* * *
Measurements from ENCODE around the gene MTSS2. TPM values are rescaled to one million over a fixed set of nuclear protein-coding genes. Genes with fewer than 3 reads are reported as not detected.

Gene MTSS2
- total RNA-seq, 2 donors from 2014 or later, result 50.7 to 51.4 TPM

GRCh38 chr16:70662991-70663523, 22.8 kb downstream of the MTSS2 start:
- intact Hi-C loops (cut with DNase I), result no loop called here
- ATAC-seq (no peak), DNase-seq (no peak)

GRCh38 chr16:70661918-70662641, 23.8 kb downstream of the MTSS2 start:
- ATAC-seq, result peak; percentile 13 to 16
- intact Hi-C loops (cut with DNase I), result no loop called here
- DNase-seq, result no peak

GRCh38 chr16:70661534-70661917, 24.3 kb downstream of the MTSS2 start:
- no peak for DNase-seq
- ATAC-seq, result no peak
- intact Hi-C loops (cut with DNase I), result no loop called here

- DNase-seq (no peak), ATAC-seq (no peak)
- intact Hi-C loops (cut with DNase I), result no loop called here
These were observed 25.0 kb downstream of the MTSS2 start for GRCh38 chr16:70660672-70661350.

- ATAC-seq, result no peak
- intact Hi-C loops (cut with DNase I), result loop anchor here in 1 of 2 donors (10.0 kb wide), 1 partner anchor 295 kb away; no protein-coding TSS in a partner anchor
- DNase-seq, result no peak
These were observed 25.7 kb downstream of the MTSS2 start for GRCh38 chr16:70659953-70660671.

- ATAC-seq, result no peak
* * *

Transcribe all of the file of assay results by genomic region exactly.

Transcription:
Measurements from ENCODE around the gene MTSS2. TPM values are rescaled to one million over a fixed set of nuclear protein-coding genes. Genes with fewer than 3 reads are reported as not detected.

Gene MTSS2
- total RNA-seq, 2 donors from 2014 or later, result 50.7 to 51.4 TPM

GRCh38 chr16:70662991-70663523, 22.8 kb downstream of the MTSS2 start:
- intact Hi-C loops (cut with DNase I), result no loop called here
- ATAC-seq (no peak), DNase-seq (no peak)

GRCh38 chr16:70661918-70662641, 23.8 kb downstream of the MTSS2 start:
- ATAC-seq, result peak; percentile 13 to 16
- intact Hi-C loops (cut with DNase I), result no loop called here
- DNase-seq, result no peak

GRCh38 chr16:70661534-70661917, 24.3 kb downstream of the MTSS2 start:
- no peak for DNase-seq
- ATAC-seq, result no peak
- intact Hi-C loops (cut with DNase I), result no loop called here

- DNase-seq (no peak), ATAC-seq (no peak)
- intact Hi-C loops (cut with DNase I), result no loop called here
These were observed 25.0 kb downstream of the MTSS2 start for GRCh38 chr16:70660672-70661350.

- ATAC-seq, result no peak
- intact Hi-C loops (cut with DNase I), result loop anchor here in 1 of 2 donors (10.0 kb wide), 1 partner anchor 295 kb away; no protein-coding TSS in a partner anchor
- DNase-seq, result no peak
These were observed 25.7 kb downstream of the MTSS2 start for GRCh38 chr16:70659953-70660671.

- ATAC-seq, result no peak